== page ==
When shopping for windows, you always consider styles, colors, materials, and energy efficiency. But because most people don’t install their own windows, one of the most important decisions you’ll make is who will be installing the windows. Understanding how window installation works and what the best installation practices are helps immeasurably when it’s time to hire a window installation professional.
When quality windows are installed properly, they can last for many years, add beauty and value to your home, and make your home more energy efficient. However, if windows aren’t installed properly, you may have water damage, the windows may fail, and you may end up with structural damage. This article is intended for installation of new construction and full frame replacement windows. This information isn’t meant for insert replacement widows, which we also supply.
What happens when windows are installed improperly?
- Poor performance of the window — energy inefficiency
- Leakage, which can go undetected and cause rot
- Damage to interior floors, walls, and trim from leaking windows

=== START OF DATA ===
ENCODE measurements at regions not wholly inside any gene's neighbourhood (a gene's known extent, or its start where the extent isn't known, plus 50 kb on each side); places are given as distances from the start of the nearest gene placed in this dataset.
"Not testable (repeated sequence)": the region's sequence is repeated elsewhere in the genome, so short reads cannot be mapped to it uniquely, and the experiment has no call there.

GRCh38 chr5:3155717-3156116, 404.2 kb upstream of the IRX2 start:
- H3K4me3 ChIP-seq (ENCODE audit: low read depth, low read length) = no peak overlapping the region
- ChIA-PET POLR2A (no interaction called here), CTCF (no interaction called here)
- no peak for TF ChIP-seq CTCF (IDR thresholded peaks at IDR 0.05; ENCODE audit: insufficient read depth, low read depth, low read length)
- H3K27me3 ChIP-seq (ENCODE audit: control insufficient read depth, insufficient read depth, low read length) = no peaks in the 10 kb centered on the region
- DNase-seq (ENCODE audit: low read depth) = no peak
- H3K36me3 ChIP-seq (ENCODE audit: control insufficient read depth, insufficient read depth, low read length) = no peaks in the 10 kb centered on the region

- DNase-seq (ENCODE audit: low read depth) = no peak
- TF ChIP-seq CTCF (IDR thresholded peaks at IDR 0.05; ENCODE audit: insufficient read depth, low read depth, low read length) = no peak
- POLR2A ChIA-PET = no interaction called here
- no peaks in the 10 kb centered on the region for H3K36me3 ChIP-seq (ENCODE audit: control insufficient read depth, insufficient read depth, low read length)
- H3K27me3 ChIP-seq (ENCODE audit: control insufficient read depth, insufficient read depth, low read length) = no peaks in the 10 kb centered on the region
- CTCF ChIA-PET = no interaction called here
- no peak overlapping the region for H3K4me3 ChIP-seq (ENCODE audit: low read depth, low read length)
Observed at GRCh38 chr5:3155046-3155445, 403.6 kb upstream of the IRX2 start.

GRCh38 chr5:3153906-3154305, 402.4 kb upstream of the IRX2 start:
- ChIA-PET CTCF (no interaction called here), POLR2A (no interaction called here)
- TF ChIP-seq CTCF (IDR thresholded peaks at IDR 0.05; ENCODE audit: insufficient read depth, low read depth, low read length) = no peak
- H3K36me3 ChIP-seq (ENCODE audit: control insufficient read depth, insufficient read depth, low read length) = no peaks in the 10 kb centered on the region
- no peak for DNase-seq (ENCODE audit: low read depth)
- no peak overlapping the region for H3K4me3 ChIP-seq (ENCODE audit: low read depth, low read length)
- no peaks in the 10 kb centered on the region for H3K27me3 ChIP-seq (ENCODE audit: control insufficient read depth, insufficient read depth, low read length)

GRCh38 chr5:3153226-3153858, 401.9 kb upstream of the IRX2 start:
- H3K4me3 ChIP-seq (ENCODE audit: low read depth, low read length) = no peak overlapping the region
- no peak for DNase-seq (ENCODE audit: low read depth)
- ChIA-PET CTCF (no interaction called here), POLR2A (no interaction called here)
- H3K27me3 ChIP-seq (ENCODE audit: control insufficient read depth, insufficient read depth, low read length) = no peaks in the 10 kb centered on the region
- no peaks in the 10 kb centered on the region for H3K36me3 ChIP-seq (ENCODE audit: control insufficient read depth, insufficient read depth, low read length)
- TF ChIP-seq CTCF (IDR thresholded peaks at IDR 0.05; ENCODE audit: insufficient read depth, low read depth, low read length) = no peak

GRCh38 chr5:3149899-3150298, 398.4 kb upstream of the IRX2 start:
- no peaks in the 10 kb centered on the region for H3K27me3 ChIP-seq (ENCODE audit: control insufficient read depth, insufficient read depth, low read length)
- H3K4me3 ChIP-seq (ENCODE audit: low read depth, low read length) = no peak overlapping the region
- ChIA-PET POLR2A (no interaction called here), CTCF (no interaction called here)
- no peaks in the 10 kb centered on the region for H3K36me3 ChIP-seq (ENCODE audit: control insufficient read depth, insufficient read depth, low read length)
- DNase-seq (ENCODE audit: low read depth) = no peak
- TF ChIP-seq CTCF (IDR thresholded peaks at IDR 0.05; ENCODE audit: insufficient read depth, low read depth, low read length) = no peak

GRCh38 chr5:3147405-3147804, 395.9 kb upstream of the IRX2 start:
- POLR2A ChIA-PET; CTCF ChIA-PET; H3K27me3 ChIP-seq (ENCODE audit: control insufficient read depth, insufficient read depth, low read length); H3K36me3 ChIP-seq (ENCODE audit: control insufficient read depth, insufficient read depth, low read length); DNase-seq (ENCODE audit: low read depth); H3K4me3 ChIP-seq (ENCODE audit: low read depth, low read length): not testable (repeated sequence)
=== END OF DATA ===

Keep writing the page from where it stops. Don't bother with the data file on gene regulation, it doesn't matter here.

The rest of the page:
- Warranties can be voided
- Window doesn’t operate properly
- Locks don’t line up
Here at Ring’s End, we sell the best quality windows and want you to get the most out of your investment. Even though you probably won’t be installing your own windows, it really pays you to be informed. Following are the Five Steps to Proper Full-Frame Window Installation, written from the point of view of the installer, plus videos showing how each stage is accomplished. By making the effort to understand proper installation, you can ask the right questions of your contractor before the job begins, during the installation proper, and at the final sign-off. This should help ensure that your windows will be installed properly and will give you many years of optimum performance.
1. Make Sure House Wrap is Installed… Properly!